By the Numbers!

The main reason businesses fail is because they are managed based on opinions rather than facts. The main reason salespeople fail is because they are managed based on opinions rather than facts.

I will go to the grave believing that people, in general, are good. Nobody accepts a job wanting or expecting to fail. People want to succeed. But to do so, they need training, coaching, and positive reinforcement for a job well done. When people are having a difficult time, they also need training, coaching, and constructive feedback on how they can improve.

Too often owners and managers tell people what they need to do to improve but not how to improve. Simply telling people what they’re doing wrong leads a person to feel degraded, belittled, and lost.

It is vitally important that people are managed, coached, and trained based on factual information—statistics. Statistics provide facts. If someone’s sales are below store average, telling him he needs to sell more doesn’t help, unless you tell him how he can sell more. If a salesperson’s add-ons are below average, telling her to sell more add-ons won’t improve performance. Telling her how to sell more add-ons will give her the tools she needs to improve performance.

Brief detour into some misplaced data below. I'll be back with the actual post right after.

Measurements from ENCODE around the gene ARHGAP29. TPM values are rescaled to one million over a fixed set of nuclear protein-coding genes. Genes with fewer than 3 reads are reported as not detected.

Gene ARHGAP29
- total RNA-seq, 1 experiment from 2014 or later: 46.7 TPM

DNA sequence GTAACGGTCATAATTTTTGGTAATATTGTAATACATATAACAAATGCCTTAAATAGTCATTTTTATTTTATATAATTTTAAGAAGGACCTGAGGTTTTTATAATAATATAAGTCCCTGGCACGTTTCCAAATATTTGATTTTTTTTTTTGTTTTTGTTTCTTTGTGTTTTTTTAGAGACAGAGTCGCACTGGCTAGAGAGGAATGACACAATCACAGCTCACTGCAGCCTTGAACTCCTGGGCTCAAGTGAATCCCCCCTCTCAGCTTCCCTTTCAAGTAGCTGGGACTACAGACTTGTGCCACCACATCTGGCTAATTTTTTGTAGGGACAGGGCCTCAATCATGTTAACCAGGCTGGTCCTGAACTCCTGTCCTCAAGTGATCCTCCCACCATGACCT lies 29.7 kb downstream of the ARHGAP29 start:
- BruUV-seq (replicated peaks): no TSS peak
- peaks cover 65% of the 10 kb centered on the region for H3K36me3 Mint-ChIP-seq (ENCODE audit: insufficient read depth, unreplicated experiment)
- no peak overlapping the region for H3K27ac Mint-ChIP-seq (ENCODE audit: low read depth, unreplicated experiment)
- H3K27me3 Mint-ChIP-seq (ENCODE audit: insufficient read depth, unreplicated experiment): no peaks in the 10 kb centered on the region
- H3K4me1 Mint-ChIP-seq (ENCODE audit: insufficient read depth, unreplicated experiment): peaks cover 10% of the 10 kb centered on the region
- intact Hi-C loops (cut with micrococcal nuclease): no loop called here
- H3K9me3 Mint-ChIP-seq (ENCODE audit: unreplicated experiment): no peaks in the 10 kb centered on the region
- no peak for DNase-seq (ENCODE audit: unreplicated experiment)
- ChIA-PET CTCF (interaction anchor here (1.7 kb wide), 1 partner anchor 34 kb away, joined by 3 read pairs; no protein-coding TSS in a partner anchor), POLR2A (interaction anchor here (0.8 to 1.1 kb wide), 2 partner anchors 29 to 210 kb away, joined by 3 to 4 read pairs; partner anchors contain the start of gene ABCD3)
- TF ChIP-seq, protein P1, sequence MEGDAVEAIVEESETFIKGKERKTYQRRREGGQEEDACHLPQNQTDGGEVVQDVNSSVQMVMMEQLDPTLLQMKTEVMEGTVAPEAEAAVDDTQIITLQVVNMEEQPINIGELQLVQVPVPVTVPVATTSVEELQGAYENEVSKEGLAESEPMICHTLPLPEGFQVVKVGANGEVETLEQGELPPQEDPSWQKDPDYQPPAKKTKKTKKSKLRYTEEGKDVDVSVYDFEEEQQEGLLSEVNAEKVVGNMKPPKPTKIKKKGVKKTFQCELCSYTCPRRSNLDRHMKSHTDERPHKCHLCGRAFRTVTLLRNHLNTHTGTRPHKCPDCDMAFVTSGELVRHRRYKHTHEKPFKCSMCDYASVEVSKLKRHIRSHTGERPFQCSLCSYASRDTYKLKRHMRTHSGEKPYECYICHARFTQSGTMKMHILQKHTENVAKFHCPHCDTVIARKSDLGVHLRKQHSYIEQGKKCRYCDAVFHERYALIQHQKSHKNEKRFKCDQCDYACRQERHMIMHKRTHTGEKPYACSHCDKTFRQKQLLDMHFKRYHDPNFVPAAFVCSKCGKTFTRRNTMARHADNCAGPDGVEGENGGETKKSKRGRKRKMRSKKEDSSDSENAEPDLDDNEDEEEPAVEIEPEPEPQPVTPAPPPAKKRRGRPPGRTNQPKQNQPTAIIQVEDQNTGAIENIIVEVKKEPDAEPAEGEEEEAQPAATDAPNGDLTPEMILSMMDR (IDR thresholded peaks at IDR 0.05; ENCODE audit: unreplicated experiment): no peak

Additionally, facts and statistics give a store owner or sales manager the information needed to provide a positive work environment. Salespeople are motivated by recognition presented both visually and verbally. The No. 1 complaint I hear from salespeople about the companies they work for is that they don’t receive enough positive reinforcement. The lack of positive reinforcement, in most organizations, results from not using statistics to offer praise and positive reinforcement. Saying to someone, “Great job last week, you beat your sales goal by 25 percent” is far more meaningful than saying, “I think you’re doing OK, you looked busy last week.”

The primary numbers, from a salesperson’s productivity perspective, are sales, sales to goal, add-ons as a dollar percentage of total sales, closing ratio, average sale, and sales per hour. With these numbers, a store owner or sales manager can provide their people with feedback that will produce a positive workplace. If the numbers show areas of weakness, they’ll also provide the information an owner or manager needs to help people improve.

Great coaches are not great critics. Great coaches are great teachers. If you don’t know how to help people improve, then you need to get the knowledge to pass on to your people. Create an environment of personal growth and development, and your salespeople and your store will be successful.

Visit www.iastraining.com to subscribe to Brad Huisken‘s free weekly newsletter “Sales Insight” or for any of his training programs. Call IAS Training at (800) 248-7703.